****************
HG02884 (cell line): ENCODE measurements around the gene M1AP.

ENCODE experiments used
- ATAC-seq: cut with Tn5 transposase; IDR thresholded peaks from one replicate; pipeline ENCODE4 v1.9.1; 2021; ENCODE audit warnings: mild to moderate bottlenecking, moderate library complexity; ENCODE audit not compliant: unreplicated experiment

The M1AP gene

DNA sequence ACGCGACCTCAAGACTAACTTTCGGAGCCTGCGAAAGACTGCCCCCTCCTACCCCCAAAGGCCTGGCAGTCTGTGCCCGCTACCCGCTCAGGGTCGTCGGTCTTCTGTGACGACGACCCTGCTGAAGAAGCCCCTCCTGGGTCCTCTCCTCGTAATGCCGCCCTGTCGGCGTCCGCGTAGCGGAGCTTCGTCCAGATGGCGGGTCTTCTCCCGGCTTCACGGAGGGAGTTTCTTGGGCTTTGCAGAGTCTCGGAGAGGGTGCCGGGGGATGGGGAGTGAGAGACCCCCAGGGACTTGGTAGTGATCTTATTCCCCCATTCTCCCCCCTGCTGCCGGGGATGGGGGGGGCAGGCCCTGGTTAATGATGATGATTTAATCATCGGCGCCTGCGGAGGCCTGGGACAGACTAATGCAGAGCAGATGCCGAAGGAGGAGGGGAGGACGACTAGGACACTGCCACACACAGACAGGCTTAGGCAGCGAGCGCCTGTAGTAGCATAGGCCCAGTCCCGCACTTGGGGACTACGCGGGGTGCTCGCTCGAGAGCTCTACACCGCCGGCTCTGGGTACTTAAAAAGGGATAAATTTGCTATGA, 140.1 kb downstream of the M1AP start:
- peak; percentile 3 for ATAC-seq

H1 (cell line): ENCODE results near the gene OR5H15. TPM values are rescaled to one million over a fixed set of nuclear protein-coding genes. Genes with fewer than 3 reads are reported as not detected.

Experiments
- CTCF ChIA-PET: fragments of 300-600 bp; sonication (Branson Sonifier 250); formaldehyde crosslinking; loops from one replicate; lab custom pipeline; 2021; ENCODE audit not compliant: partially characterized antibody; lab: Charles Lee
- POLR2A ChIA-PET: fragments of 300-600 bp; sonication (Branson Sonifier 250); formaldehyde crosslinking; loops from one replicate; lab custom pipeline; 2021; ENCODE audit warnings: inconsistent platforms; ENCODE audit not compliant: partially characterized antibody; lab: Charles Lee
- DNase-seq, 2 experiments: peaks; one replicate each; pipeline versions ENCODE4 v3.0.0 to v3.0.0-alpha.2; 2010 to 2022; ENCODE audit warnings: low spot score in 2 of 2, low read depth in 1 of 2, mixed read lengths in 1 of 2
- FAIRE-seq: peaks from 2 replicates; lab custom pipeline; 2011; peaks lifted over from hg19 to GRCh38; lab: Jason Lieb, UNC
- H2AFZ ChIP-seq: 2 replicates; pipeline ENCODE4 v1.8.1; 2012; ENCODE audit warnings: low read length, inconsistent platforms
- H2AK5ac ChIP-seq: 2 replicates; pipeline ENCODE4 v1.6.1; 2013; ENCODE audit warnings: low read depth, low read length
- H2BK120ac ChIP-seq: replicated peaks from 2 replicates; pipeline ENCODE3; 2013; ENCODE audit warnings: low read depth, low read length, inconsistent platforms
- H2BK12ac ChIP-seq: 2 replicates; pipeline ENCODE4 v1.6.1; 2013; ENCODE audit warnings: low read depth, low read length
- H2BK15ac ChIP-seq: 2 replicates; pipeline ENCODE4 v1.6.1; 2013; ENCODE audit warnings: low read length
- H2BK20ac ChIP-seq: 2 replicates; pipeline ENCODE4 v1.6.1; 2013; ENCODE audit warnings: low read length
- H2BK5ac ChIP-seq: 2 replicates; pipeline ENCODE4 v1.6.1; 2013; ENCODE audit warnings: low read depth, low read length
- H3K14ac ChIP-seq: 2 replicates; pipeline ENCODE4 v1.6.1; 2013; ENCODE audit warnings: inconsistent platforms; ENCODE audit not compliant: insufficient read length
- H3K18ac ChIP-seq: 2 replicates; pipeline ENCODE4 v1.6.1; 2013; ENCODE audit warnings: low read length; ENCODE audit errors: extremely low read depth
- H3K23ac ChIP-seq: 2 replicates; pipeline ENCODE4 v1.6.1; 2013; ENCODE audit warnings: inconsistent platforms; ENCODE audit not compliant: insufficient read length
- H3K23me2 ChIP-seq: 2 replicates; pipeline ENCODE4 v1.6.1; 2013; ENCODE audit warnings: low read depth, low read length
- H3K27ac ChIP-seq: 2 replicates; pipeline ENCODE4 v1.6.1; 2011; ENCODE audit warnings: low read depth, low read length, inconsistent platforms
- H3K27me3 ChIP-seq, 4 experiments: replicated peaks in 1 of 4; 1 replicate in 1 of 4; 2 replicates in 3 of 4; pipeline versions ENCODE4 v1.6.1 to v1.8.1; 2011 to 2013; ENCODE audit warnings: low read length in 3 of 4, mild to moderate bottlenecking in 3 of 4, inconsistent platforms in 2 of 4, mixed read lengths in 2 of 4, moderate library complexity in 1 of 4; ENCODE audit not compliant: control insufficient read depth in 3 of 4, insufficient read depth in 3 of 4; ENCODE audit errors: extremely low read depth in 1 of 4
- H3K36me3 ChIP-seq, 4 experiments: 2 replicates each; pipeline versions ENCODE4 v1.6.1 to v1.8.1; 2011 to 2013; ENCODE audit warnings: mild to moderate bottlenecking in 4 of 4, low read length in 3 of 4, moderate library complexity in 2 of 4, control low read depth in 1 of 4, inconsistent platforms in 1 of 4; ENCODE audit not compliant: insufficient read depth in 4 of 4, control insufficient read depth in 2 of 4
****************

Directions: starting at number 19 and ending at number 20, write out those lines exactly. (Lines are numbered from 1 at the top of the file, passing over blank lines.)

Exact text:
- H2BK5ac ChIP-seq: 2 replicates; pipeline ENCODE4 v1.6.1; 2013; ENCODE audit warnings: low read depth, low read length
- H3K14ac ChIP-seq: 2 replicates; pipeline ENCODE4 v1.6.1; 2013; ENCODE audit warnings: inconsistent platforms; ENCODE audit not compliant: insufficient read length